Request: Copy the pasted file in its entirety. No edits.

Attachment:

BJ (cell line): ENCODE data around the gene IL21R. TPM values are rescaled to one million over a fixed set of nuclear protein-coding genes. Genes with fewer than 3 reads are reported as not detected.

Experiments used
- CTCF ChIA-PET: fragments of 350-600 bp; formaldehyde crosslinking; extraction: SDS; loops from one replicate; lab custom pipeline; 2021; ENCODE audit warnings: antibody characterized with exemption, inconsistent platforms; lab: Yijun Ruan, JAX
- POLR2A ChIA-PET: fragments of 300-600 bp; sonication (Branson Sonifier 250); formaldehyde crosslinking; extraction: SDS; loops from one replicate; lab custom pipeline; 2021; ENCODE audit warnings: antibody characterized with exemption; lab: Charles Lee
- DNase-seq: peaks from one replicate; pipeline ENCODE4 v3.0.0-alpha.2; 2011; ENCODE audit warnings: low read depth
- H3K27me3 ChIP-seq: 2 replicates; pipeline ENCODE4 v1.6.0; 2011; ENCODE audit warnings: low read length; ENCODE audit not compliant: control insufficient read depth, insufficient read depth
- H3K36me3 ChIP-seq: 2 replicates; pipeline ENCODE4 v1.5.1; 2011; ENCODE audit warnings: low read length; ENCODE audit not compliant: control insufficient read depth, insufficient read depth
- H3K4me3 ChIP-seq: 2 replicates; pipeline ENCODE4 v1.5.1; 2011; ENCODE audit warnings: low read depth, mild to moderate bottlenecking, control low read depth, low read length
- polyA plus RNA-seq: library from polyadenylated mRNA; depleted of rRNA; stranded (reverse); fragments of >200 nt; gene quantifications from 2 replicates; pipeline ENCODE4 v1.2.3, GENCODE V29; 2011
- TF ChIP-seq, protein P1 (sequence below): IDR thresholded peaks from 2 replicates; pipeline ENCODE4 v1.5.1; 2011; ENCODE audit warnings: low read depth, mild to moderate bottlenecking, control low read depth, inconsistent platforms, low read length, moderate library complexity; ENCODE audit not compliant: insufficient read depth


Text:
BJ (cell line): ENCODE data around the gene IL21R. TPM values are rescaled to one million over a fixed set of nuclear protein-coding genes. Genes with fewer than 3 reads are reported as not detected.

Experiments used
- CTCF ChIA-PET: fragments of 350-600 bp; formaldehyde crosslinking; extraction: SDS; loops from one replicate; lab custom pipeline; 2021; ENCODE audit warnings: antibody characterized with exemption, inconsistent platforms; lab: Yijun Ruan, JAX
- POLR2A ChIA-PET: fragments of 300-600 bp; sonication (Branson Sonifier 250); formaldehyde crosslinking; extraction: SDS; loops from one replicate; lab custom pipeline; 2021; ENCODE audit warnings: antibody characterized with exemption; lab: Charles Lee
- DNase-seq: peaks from one replicate; pipeline ENCODE4 v3.0.0-alpha.2; 2011; ENCODE audit warnings: low read depth
- H3K27me3 ChIP-seq: 2 replicates; pipeline ENCODE4 v1.6.0; 2011; ENCODE audit warnings: low read length; ENCODE audit not compliant: control insufficient read depth, insufficient read depth
- H3K36me3 ChIP-seq: 2 replicates; pipeline ENCODE4 v1.5.1; 2011; ENCODE audit warnings: low read length; ENCODE audit not compliant: control insufficient read depth, insufficient read depth
- H3K4me3 ChIP-seq: 2 replicates; pipeline ENCODE4 v1.5.1; 2011; ENCODE audit warnings: low read depth, mild to moderate bottlenecking, control low read depth, low read length
- polyA plus RNA-seq: library from polyadenylated mRNA; depleted of rRNA; stranded (reverse); fragments of >200 nt; gene quantifications from 2 replicates; pipeline ENCODE4 v1.2.3, GENCODE V29; 2011
- TF ChIP-seq, protein P1 (sequence below): IDR thresholded peaks from 2 replicates; pipeline ENCODE4 v1.5.1; 2011; ENCODE audit warnings: low read depth, mild to moderate bottlenecking, control low read depth, inconsistent platforms, low read length, moderate library complexity; ENCODE audit not compliant: insufficient read depth